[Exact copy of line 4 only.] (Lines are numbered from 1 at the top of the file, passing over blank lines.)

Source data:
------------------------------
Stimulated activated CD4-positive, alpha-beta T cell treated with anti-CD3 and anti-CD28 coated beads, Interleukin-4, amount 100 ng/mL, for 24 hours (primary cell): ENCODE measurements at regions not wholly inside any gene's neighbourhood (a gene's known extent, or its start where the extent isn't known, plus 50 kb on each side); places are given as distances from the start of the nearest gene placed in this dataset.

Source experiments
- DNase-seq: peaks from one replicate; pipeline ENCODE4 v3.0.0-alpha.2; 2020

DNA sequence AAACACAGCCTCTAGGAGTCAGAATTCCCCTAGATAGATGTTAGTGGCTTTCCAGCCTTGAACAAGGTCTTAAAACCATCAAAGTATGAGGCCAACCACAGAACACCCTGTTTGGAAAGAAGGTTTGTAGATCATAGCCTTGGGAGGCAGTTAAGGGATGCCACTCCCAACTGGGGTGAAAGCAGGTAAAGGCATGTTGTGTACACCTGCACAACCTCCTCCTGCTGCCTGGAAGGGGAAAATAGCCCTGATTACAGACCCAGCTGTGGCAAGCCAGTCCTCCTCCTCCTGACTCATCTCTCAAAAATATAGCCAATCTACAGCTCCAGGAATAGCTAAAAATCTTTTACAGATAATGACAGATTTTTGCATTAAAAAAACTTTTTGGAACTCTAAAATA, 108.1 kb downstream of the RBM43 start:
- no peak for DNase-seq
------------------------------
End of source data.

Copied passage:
DNA sequence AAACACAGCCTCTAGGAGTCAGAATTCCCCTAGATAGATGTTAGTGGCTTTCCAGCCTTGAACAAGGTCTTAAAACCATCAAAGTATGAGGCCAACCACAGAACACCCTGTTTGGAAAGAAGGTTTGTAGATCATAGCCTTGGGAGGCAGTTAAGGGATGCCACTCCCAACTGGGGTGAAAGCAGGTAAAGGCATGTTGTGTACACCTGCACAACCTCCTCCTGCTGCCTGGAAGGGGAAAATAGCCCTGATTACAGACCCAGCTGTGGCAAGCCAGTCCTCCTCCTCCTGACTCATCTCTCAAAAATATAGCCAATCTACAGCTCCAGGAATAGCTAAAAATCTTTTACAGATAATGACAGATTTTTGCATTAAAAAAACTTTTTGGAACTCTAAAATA, 108.1 kb downstream of the RBM43 start: